Italian universities can set up study programs in cooperation with other Italian and/or foreign universities, leading to the award of joint or multiple degrees. Find out more from your university and from the university that will host you during your stay to Italy.

University enrolment in Italy

If you want to study in Italy or have an Erasmus experience there, contact your Italian university for precise eligibility requirements. You will also need to submit a pre-registration application to the Italian Embassy in your country of citizenship with the following documents:

  • a completed application form;
  • a pre-registration form for the university;
  • a certificate of completion of studies;
  • academic transcripts;
  • a copy of your identity card (and 2 photos) and a tax code;
  • the results of your Italian language test (if required);
  • Any other documentation that will depend on the destination university and/or the Italian authorities.

Some Italian universities have a real system for assisting international students because they have traditionally been involved in the international circuit for many years. This is particularly the case for universities such as:

  • University of Turin;
  • University of Bologna;
  • University of Padua;
  • University of Florence;
  • University of Palermo;
  • University of Venice;
  • University La Sapienza in Rome (preferred city by Erasmus students in 2021);
  • University of Naples;
  • University of Milan.

Students from the European Union do not need a visa for Italy, but they have to register with the municipality of their place of residence within eight days of their arrival in the country for any stay longer than 90 days. In addition, diplomas obtained abroad must be legalized in accordance with Italian law. Each document must be accompanied by an official translation into Italian and presented to an Italian diplomatic-consular representation. The Italian embassy or consulate will provide a declaration of value (Dichiarazione di valore), confirming that the grades are equivalent to those of the Italian education system.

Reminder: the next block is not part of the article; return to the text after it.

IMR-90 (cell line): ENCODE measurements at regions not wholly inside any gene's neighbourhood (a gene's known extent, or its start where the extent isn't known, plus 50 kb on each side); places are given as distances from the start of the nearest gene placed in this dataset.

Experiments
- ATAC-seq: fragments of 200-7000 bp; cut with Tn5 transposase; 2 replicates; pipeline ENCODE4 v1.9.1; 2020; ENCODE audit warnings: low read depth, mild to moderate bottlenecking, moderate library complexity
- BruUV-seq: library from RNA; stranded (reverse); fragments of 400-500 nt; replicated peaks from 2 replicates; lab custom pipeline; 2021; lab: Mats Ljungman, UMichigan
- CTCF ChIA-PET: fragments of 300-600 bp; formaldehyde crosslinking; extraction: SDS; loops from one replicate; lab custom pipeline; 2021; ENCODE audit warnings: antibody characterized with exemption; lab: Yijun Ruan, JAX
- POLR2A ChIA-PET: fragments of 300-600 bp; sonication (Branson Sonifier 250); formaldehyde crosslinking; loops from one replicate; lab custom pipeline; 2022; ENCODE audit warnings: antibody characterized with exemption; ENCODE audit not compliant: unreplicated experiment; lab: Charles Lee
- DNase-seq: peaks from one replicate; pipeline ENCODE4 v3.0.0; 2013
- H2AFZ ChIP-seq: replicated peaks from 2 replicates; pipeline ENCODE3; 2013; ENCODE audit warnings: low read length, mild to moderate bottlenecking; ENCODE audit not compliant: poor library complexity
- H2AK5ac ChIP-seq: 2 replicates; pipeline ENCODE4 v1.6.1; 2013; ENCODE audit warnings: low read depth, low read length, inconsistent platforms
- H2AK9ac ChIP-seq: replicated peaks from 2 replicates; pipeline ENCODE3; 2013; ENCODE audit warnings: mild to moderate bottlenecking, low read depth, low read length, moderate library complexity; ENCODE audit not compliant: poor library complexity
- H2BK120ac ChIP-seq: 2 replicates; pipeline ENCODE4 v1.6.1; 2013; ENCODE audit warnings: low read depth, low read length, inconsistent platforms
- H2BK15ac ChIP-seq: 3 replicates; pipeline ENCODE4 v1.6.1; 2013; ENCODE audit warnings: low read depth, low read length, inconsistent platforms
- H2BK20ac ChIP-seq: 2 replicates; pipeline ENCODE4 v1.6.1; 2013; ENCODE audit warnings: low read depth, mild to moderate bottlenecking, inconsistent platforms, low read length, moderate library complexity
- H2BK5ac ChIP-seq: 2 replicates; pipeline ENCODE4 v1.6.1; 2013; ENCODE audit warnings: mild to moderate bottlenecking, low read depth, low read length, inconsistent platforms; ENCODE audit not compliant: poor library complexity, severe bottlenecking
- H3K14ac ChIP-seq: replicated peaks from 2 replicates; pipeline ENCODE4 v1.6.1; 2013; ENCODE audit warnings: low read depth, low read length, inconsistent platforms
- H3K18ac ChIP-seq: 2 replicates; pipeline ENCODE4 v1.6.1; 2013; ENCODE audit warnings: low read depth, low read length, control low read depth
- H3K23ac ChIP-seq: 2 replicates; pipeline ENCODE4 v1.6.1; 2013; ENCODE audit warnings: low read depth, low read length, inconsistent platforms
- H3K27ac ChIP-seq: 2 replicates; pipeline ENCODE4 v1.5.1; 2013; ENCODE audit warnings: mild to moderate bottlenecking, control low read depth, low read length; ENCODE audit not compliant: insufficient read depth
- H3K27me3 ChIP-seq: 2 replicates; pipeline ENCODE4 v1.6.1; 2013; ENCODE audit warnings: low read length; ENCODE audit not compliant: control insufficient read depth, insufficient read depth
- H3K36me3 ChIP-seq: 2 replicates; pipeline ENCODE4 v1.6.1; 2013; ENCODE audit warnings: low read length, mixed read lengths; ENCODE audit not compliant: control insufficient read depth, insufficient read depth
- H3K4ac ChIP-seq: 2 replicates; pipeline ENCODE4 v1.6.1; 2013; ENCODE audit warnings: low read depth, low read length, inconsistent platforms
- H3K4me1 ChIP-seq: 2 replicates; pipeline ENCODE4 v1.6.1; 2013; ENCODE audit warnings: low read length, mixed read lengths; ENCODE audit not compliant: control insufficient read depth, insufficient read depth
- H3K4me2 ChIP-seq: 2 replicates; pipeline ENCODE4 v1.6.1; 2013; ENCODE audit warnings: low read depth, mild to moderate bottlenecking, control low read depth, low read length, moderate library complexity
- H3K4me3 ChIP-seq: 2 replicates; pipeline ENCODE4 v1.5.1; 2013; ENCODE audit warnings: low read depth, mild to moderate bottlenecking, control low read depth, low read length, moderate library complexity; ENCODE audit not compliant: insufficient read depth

Fees and funding for studying in Italy

Tuition fees in Italy vary depending on the university and the course of study chosen, especially if they are public or private. On average, being an international student in Italy has a certain cost compared to other European countries such as France or Belgium. In addition, in some cities such as Milan, the cost of living is high.

Universities in Italy set fees according to students' family income (ISEE). Students enrolled in public universities can apply for a state-funded DSU (Diritto allo studio) grant from the Grants Office. In addition, students studying physics, astronomy, engineering and ICR can benefit from scholarships from the Istituto Nazionale di Fisica Nucleare.

Good to know:

The Italian Ministry of Foreign Affairs and International Cooperation offers scholarships to international students with the aim of fostering cooperation in the field of culture, science and technology but also promoting the diffusion of the Italian language and culture in the world. You can find the scholarship announcements for each academic year on the Study in Italy website.

Pedagogy and university culture in Italy

In Italy, university studies are more like a seminar, a lengthy research work where the student is required to do a lot of personal work. Attendance is sometimes optional (depending on the faculty and subject), and exams are mainly oral and are the culmination of the course. The student is faced with his or her responsibilities from the start and must therefore manage his or her course programs almost autonomously. This methodology is generally the norm throughout Italy.

Useful links:

Ministero dell'Istruzione dell'Università e della Ricerca

Instituto Nazionale Documentazione Innovazione Ricerca Educative


Study in Italy